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Stanley Ginsberg

Stanley Ginsberg, author of the upcoming The Rye Baker (W.W. Norton & Co., Sept. 2015), is owner-proprietor of The New York Bakers (www.nybakers.com), an online purveyor of professional baking ingredients, supplies and equipment to home and hobbyist bakers. His first book, Inside the Jewish Bakery, received the IACP's 2012 Jane Grigson Award. A native New Yorker, he and his wife, Sylvia Spieler Ginsberg, live in San Diego.

Anise-Fennel Loaves/Rågkakor (Sweden)

Rye %: 100%
Stages: Straight dough
Leaven: Instant yeast
Start to Finish: Under 2 hours
Hands-on Time: 20 minutes
Yield: Four 10½ oz/300 g loaves, plus centers

These Anise-Fennel Loaves were a nice surprise that showed up while I was surfing the web for easy rye recipes. My wife and I were going out that evening, planning to get together with several friends who are regular fans of my rye breads. I didn’t want to disappoint them, but didn’t have the time to produce a full-blown sourdough bread, and this one filled the bill beautifully. Keep Reading

8-Hour Quick Sponge Deli Rye

Rye %: 40%
Stages: 2-Stage quick sponge, Final dough
Leaven: Rye sour culture, Instant yeast
Start to Finish: 7-8 hours
Hands-on Time: 30-40 minutes
Yield: Two 1½ lb/700 g loaves

Deli rye – that light, open-crumbed, caraway-fragrant New York classic – is what most Americans think of when they hear “rye bread.” Without getting into the rightness or wrongness of that fact, deli rye is without question the bread to wrap around a thick layer of pastrami, corned beef or pickled tongue – with or without Swiss cheese, cole slaw, sauerkraut, mustard and/or Russian dressing. So when my wife went shopping one morning and came back with a package of heavily peppered, deep pink pastrami, there was no question about how we were going to eat it. Keep Reading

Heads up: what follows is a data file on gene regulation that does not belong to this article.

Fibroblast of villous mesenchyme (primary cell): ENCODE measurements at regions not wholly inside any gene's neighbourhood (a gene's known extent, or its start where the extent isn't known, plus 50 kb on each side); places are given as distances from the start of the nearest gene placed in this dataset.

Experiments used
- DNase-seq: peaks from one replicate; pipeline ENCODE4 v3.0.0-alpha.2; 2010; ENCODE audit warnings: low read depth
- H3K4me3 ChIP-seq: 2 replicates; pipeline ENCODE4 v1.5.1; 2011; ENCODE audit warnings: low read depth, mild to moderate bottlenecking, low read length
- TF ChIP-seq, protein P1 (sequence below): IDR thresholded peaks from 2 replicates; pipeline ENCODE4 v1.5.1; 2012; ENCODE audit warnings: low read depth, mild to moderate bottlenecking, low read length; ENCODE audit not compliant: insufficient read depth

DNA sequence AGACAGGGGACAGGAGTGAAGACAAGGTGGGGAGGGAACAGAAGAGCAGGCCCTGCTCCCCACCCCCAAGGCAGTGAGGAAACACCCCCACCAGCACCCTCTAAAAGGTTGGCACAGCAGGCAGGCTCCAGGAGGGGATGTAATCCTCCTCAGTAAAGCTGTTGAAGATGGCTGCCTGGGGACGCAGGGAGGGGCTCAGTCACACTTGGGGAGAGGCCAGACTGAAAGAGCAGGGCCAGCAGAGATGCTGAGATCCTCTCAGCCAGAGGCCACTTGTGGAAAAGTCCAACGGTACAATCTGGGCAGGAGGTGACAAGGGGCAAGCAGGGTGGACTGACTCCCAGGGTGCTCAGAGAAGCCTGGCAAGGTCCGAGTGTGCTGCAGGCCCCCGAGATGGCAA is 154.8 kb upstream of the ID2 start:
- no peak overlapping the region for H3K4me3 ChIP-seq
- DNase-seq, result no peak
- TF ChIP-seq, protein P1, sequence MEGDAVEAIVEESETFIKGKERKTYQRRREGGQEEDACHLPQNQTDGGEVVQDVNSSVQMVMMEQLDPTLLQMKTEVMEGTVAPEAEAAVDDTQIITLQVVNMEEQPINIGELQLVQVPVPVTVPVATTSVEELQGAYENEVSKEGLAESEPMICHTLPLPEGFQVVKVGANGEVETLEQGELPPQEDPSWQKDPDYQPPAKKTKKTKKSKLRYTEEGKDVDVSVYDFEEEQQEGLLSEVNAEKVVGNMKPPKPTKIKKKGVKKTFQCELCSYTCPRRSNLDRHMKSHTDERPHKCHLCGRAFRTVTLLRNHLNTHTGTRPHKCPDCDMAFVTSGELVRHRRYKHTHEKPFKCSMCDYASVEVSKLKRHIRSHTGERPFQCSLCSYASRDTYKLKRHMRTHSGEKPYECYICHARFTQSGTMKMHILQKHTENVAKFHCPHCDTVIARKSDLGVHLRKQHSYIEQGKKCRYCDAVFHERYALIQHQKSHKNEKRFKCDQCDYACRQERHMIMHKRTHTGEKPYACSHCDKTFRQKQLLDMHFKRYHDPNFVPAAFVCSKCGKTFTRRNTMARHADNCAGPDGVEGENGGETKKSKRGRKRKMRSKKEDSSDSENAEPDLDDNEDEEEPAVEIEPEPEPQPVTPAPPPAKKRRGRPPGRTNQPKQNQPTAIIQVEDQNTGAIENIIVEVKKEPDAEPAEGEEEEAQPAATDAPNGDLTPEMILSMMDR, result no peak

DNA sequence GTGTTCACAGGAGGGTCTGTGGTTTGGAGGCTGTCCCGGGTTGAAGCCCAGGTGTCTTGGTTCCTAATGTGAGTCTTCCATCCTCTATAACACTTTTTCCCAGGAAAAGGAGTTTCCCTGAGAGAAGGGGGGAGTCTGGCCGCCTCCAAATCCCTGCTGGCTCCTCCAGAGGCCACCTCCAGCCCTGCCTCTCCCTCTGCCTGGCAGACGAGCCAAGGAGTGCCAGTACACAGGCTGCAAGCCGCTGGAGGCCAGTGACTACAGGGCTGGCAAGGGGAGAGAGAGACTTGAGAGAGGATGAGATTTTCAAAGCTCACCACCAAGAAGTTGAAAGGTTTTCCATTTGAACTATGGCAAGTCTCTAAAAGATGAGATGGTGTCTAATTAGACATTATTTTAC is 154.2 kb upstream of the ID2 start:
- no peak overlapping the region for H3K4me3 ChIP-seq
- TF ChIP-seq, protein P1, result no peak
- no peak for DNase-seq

Oldenburg Rye/Oldenburger Landbrot (Germany)

Rye %: 100%
Stages: Sponge, Soaker, Final dough
Leaven: Rye sour culture, Instant yeast
Start to Finish: 22-28 hours
Hands-on Time: 30-40 minutes
Yield: One 3 lb./1.36 kg loaf

For a bread that many Germans consider to be a best of breed Lower Saxony rye, recipes for Oldenburg Rye are surprisingly scarce; in fact, it took me several months, plus the help of a German baking friend, to locate this recipe on the website of a large north German baking ingredients company.

The search was worth the hassle: this is a bread that combines the robust flavors and mouth-feel of coarse rye meal with the moist crumb of a stale-bread soaker and the intense sour of an 18-24 hour sponge. Keep Reading

Muscovite Rye/Podmoskovny Rye (Russia)

Rye %: 69%
Stages: Sponge, Final dough
Leaven: Rye sour culture, Instant yeast
Start to Finish: 9-10 hours
Hands-on Time: 30-35 minutes
Yield: One  1 ½ lb/700g loaf

I recently was able to get hold of a couple of kilos of Russian rye flour, and so what better bread to try it out on than a Russian rye bread that specifically calls for this type of flour? The recipe comes from O Khlebe, the Russian-language blog that’s my go-to source for all breads Russian. Its name comes from its origin, Podmoskva, the region surrounding Moscow — so a northern bread with the lighter color and milder flavor associated with Russia’s largest and most cosmopolitan urban center. Keep Reading

Ketex’s Crusty Boule/Bauernkruste (Germany)

Rye %: 89%
Stages: Sponge, Soaker, Final dough
Leaven: Rye sour culture, Instant yeast
Start to Finish: 18-20 hours